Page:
Rourke’s career plunged further into decline. He began accepting roles just for the cash, even starring in an embarrassing sequel of Nine 1/2 Weeks. But in 2008, he made his comeback in The Wrestler.

“Darren Aronofsky [the director] told me: ‘Nobody wants me to do this movie with you because you’re not a star anymore and you’ve been ruining your career for 20 years… but if I get the money to do it, you’ll listen to everything I say and you will not disrespect me.’ I thought: ‘If you have the balls to say that [to me], you’re my kind of man.”

Mickey Rourke at a lunch for Oscar nominees at the Beverly Hilton, in February of 2009. He was nominated for his role in 'The Wrestler.'
Mickey Rourke at a lunch for Oscar nominees at the Beverly Hilton, in February of 2009. He was nominated for his role in 'The Wrestler.'ROBYN BECK (AFP via Getty Images)

Rourke – who was already 56 at the time of filming – trained for months, did his own stunts and immersed himself in a story about a wrestler in decline that reminded him too much of his own life. The film won him a Bafta, a Golden Globe and an Oscar nomination. In the end, Sean Penn won the Oscar for Milk – but Rourke experienced a resurrection. He was later cast in Iron Man 2 and The Expendables (2010)... although he no longer bothered to read the scripts.

“You can be mediocre – like most actors – and still be an A-list movie star, even if your movies are boring and predictable. All you have to do is know how to sell yourself, let yourself be manufactured,” he told The Los Angeles Times.

Rourke’s fall from grace in Hollywood took its toll on his mental health. In 1998, he separated from Carré Otis, who accused him of abuse. He spent almost five months without leaving his house. After a long struggle, he ended up finding peace in his dogs.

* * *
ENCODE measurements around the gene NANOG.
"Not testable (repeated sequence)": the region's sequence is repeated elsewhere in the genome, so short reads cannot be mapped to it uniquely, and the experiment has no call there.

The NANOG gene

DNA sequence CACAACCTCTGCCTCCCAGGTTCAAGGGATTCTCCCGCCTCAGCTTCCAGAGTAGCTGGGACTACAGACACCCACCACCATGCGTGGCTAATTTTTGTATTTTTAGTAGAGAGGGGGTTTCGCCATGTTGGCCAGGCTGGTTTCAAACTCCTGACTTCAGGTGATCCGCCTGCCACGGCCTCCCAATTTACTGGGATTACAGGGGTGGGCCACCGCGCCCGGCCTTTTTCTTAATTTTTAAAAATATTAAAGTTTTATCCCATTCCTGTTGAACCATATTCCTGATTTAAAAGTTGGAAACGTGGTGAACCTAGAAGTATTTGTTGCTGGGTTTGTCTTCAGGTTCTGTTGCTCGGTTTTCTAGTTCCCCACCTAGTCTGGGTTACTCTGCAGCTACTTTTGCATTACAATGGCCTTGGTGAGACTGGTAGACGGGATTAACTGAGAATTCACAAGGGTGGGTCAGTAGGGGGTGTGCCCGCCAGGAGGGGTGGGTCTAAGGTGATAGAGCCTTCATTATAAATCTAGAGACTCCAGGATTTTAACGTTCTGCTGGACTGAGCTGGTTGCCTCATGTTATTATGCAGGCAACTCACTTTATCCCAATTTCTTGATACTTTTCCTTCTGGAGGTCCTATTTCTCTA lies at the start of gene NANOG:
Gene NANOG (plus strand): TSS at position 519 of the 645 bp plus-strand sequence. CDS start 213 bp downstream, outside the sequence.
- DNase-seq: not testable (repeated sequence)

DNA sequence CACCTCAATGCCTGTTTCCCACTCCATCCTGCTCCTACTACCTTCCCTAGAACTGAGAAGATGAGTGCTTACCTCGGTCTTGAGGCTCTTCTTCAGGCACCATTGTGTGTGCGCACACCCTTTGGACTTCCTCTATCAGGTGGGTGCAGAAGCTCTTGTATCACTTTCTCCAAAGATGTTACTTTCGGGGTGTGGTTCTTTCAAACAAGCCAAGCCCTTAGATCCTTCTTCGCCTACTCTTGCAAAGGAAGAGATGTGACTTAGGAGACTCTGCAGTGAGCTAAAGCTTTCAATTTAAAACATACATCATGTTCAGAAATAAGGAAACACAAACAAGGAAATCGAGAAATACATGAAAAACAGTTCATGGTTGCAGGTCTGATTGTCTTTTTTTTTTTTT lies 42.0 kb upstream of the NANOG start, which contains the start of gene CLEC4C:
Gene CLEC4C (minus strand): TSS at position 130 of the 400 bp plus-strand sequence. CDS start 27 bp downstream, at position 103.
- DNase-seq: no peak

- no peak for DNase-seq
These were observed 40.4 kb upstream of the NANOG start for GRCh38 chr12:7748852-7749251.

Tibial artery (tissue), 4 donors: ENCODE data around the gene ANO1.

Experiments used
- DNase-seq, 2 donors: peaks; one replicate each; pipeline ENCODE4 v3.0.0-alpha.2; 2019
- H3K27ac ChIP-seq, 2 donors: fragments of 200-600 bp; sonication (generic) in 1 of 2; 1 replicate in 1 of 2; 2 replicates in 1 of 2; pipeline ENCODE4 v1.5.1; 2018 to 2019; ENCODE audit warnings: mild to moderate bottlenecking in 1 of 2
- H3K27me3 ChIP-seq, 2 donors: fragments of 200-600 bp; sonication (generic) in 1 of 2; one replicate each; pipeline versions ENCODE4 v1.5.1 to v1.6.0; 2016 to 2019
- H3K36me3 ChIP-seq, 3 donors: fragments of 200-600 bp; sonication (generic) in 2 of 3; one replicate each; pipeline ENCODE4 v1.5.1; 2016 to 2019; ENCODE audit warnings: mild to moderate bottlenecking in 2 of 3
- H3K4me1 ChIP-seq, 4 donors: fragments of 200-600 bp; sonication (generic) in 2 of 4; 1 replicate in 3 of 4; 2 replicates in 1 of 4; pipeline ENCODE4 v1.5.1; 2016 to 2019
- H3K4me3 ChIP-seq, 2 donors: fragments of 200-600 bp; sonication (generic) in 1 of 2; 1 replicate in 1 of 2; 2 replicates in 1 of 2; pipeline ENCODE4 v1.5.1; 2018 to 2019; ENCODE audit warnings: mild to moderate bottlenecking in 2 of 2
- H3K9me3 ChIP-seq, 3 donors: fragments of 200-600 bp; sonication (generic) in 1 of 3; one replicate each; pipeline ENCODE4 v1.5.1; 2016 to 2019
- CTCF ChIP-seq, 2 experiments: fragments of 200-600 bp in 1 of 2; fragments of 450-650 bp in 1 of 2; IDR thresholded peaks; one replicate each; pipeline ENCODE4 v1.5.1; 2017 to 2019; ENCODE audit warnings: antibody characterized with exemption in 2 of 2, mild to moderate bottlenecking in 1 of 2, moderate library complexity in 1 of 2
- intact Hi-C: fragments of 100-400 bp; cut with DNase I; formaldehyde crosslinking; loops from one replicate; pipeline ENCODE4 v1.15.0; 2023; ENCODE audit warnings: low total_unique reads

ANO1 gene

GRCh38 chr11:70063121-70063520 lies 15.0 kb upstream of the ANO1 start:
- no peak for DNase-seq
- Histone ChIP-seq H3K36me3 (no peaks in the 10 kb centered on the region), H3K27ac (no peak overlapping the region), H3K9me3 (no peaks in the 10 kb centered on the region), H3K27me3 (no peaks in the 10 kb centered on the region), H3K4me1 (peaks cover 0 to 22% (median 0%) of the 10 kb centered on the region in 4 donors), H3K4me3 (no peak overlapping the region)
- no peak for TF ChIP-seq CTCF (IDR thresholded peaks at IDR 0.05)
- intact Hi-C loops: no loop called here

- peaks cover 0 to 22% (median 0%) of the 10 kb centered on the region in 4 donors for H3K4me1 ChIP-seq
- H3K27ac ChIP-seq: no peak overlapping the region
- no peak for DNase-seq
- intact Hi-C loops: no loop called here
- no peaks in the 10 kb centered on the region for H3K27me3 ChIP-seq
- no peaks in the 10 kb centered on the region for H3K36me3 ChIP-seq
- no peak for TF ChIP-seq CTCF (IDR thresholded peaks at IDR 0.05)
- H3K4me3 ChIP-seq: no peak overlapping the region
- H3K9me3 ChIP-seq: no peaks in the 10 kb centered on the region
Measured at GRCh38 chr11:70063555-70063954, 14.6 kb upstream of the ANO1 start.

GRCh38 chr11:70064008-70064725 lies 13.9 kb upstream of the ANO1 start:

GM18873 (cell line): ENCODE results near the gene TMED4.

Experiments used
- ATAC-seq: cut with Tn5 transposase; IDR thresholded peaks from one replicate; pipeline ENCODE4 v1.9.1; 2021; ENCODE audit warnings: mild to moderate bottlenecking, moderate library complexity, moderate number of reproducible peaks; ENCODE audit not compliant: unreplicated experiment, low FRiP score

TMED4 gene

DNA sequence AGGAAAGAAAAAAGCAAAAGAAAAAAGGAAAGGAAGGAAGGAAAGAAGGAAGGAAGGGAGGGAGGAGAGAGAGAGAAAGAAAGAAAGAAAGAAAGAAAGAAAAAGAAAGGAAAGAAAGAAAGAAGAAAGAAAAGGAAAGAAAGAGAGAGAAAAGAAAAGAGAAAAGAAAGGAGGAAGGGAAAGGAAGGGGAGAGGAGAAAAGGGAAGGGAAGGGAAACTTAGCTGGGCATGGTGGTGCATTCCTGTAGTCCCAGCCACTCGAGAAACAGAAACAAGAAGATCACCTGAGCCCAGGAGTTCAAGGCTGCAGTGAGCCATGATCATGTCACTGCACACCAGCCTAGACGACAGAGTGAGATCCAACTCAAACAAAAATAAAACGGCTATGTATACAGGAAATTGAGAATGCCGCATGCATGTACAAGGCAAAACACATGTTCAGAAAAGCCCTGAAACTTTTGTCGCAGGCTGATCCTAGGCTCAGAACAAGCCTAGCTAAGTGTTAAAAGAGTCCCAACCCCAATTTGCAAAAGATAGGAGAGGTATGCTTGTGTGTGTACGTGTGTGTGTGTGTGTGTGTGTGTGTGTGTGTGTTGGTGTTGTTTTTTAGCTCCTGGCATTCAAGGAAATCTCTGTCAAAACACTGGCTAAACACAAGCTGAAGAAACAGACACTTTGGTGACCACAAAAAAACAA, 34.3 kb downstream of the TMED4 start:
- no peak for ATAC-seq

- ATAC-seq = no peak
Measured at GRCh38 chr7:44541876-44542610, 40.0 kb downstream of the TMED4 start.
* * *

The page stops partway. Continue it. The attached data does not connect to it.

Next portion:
“I started to self-destruct 14 years ago, when everything fell apart: my wife left me, I was sidelined at work, my career was over, I had no money... but the dogs were always there. I don’t have children, so they’re everything to me. I remember looking at them and seeing how they encouraged me to continue, to take care of them.”

Gone were the successful years when he could do crazy things, like buy six Cadillacs – in cash – in one shot.

“No one knew how broke I was. I was paying $500 a month for a one-bedroom apartment with a patio for my dogs.”

The dogs became his great support, especially his chihuahua Locki, who he frequently brought to red carpets until his death. On Alec Baldwin’s podcast, Rourke claimed, “If I could get a job walking dogs and get paid the same amount I make from acting, I would never do another movie.”

Mickey Rourke walks the streets of Los Angeles with one of his beloved dogs in January of 2017
Mickey Rourke walks the streets of Los Angeles with one of his beloved dogs in January of 2017gotpap/Bauer-Griffin (GC Images)

As walking dogs is not a very lucrative profession, Rourke has continued to dedicate himself to acting. He has 10 films pending release, including The Palace, directed by Roman Polanski. Perhaps, at the age of 70, his self-destructive phase is finally over.